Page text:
Paper by Eric Forbush and Nicol Turner-Lee: “In June 2017, Mark Zuckerberg proclaimed a new mission for Facebook, which was to “[g]ive people the power to build community and bring the world closer together” during the company’s first Community Summit. Yet, his declaration comes in the backdrop of a politically polarized America. While research has indicated that ideological polarization (the alignment and divergence of ideologies) has remained relatively unchanged, affective polarization (the degree to which Democrats and Republicans dislike each other) has skyrocketed (Gentzkow, 2016; Lelkes, 2016). This dislike for members of the opposite party may be amplified on social media platforms.
Social media have been accused of making our social networks increasingly insular, resulting in “echo chambers,” wherein individuals select information and friends who support their already held beliefs (Quattrociocchi, Scala, and Sunstein, 2016; Williams, McMurray, Kurz, and Lambert, 2015). However, the implicit message in Zuckerberg’s comments, and other leaders in this space, is that social media can provide users with a means for brokering relationships with other users that hold different values and beliefs from them. However, little is known on the extent to which social media platforms enable these opportunities.
Theories of prejudice reduction (Paluck and Green, 2009) partially explain an idealistic outcome of improved online relationships. In his seminal contact theory, Gordon Allport (1954) argued that under certain optimal conditions, all that is needed to reduce prejudice is for members of different groups to spend more time interacting with each other. However, contemporary social media platforms may not be doing enough to increase intergroup engagements, especially between politically polarized communities on issues of importance.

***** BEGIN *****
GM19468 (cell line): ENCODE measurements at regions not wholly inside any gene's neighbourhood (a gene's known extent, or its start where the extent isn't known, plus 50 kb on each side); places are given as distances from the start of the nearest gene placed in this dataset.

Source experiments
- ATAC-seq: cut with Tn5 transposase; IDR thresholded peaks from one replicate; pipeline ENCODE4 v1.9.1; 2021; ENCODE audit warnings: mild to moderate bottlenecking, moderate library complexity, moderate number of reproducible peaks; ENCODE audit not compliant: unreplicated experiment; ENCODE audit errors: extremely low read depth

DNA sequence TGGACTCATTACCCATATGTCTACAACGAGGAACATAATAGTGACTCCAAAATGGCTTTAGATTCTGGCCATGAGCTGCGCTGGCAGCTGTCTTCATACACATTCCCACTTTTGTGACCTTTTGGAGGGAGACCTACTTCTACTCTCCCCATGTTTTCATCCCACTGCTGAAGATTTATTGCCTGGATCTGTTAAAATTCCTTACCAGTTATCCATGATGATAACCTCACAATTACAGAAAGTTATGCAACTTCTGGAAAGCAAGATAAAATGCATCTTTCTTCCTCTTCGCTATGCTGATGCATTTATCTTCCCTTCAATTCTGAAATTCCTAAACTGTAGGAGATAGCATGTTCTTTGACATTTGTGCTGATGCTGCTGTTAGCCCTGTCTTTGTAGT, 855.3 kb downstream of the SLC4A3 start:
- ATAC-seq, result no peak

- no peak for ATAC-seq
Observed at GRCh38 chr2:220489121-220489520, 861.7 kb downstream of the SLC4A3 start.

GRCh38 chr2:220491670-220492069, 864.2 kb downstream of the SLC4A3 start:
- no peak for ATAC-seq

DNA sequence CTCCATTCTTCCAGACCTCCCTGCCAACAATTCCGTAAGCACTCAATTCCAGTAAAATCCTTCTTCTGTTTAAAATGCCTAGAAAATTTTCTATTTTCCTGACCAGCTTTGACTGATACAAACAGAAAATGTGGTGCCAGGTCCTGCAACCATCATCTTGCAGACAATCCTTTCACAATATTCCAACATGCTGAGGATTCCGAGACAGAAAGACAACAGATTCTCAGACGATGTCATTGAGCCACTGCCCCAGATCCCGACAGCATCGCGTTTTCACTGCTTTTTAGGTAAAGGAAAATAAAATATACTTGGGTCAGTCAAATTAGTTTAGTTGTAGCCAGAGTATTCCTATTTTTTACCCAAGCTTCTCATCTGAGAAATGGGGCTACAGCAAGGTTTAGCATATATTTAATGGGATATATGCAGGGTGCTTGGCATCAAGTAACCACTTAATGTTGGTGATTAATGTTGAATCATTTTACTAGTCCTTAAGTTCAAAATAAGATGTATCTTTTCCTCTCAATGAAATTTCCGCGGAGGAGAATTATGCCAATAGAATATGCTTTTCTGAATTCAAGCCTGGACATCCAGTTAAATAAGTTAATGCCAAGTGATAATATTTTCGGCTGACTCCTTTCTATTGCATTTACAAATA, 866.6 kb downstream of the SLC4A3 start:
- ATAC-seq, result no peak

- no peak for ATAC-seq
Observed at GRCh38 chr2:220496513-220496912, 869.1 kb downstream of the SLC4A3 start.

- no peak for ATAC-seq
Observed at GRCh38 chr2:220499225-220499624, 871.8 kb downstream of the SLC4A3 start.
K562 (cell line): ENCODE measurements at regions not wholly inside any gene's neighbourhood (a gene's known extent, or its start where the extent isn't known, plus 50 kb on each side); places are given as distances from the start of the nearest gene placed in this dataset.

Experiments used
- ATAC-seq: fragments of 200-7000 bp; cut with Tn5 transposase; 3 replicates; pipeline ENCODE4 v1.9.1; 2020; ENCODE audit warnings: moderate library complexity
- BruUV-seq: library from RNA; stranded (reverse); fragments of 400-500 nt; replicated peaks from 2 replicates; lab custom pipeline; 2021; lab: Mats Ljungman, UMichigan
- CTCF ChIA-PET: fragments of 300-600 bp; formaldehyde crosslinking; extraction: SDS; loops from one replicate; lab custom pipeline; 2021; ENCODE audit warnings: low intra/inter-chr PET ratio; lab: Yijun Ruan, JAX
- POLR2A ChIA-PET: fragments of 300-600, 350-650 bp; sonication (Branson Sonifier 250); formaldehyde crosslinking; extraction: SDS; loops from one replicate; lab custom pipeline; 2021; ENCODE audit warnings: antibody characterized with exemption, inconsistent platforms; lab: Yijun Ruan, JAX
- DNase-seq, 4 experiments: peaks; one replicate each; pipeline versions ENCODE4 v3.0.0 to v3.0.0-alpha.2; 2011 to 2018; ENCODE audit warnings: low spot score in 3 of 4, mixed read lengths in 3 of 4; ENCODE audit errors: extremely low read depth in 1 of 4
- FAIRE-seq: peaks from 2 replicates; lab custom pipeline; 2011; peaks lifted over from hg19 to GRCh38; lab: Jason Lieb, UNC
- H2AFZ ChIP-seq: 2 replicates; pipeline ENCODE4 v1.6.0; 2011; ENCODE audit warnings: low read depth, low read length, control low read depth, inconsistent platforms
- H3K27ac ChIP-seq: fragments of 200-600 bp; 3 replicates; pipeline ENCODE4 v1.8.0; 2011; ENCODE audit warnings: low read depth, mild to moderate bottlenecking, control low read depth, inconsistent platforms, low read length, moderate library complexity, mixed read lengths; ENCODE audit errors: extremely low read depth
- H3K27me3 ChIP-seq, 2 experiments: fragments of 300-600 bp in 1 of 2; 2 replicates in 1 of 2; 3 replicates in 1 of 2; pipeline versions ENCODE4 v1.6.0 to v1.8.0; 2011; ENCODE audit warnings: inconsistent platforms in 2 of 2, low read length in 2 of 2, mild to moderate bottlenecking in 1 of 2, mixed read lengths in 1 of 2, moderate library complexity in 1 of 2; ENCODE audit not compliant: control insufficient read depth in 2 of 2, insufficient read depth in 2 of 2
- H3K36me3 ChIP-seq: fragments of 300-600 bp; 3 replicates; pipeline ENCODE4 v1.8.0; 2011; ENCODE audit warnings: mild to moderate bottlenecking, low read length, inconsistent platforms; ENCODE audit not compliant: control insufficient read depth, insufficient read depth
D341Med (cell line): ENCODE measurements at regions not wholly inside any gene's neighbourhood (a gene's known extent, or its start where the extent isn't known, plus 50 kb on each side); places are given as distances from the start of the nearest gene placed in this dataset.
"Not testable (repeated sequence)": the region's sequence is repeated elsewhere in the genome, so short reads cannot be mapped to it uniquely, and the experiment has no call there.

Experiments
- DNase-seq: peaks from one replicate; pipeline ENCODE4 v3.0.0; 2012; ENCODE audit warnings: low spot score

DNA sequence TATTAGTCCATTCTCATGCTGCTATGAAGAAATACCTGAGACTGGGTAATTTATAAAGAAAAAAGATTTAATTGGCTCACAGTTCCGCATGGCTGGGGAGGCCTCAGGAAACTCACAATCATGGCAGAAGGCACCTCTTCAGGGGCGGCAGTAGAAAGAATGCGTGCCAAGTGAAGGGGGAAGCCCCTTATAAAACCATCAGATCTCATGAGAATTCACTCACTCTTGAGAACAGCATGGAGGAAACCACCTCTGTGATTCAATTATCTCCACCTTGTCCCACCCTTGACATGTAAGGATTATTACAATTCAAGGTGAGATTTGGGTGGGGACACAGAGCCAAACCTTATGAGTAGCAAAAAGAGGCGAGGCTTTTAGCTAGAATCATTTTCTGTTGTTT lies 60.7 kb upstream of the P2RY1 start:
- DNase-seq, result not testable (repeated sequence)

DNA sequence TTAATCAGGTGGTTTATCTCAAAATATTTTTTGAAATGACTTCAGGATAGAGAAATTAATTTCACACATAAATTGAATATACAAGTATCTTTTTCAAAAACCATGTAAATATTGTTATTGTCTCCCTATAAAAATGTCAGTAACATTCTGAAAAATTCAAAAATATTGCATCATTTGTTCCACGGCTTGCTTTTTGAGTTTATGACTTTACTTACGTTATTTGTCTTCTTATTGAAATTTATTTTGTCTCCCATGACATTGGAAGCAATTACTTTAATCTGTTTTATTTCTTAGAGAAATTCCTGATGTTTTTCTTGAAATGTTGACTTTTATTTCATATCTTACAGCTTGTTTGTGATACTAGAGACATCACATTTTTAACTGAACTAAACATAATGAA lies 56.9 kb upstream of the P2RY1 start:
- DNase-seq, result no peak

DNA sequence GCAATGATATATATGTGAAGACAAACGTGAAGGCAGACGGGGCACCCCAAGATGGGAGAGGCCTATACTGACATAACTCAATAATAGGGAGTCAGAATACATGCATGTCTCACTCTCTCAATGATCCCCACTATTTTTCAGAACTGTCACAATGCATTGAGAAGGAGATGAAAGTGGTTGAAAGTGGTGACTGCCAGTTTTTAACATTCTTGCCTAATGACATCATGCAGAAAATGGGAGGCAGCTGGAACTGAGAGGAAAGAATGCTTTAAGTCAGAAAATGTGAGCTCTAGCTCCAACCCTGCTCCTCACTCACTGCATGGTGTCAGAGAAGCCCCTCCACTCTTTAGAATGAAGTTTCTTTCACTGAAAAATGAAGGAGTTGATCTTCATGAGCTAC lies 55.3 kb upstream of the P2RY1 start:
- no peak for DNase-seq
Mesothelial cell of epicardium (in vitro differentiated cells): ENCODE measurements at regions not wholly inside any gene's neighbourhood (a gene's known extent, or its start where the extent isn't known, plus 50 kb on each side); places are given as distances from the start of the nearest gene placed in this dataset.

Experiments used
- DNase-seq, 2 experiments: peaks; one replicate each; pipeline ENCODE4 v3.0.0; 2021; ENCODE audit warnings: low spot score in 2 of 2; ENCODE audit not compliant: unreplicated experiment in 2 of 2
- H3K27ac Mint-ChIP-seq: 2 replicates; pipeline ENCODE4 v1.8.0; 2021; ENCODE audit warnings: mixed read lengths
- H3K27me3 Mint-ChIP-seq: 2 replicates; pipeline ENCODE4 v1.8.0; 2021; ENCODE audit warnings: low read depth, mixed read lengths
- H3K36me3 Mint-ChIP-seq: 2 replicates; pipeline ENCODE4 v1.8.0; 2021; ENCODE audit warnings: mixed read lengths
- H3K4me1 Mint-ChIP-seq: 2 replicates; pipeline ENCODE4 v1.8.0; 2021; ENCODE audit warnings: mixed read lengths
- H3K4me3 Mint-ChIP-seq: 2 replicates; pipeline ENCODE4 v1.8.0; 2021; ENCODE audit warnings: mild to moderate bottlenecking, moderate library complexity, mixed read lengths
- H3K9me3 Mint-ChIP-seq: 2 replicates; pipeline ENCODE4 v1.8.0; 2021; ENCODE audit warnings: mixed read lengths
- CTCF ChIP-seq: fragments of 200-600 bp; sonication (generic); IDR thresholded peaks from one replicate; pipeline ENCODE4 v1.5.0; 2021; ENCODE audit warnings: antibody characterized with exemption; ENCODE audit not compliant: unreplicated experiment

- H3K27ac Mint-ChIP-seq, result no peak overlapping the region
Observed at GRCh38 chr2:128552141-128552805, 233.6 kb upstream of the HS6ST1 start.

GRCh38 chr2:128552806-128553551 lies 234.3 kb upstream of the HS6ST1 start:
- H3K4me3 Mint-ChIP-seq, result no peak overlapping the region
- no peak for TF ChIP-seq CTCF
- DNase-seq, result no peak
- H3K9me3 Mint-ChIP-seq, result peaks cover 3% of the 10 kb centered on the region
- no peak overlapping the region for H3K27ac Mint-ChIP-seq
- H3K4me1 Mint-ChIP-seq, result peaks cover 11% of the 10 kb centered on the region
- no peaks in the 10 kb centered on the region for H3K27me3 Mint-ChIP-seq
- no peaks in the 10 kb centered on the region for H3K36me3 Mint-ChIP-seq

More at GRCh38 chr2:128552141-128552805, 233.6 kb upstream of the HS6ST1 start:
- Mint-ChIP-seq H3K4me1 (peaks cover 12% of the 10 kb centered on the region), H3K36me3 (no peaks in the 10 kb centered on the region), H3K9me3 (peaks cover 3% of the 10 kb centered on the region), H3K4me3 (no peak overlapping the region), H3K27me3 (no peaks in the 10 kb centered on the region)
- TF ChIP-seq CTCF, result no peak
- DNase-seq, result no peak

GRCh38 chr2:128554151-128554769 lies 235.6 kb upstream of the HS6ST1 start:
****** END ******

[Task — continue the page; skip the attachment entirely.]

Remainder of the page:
In this paper, we use Twitter data collected over a 20-day period, following the Day of Action for Net Neutrality on July 12, 2017. In support of a highly polarized regulatory issue, the Day of Action was organized by advocacy groups and corporations in support of an open internet, which does not discriminate against online users when accessing their preferred content. Analyzing 81,316 tweets about #netneutrality from 40,502 distinct users, we use social network analysis to develop network visualizations and conduct discrete content analysis of central tweets. Our research also divides the content by those in support and those opposed to any type of repeal of net neutrality rules by the FCC.
Our analysis of this particular issue reveals that social media is merely replicating, and potentially strengthening polarization on issues by party affiliations and online associations. Consequently, the appearance of mediators who are able to bridge online conversations or beliefs on charged issues appear to be nonexistent on both sides of the issue. Consequently, our findings suggest that social media companies may not be doing enough to bring communities together through meaningful conversations on their platforms….(More)”.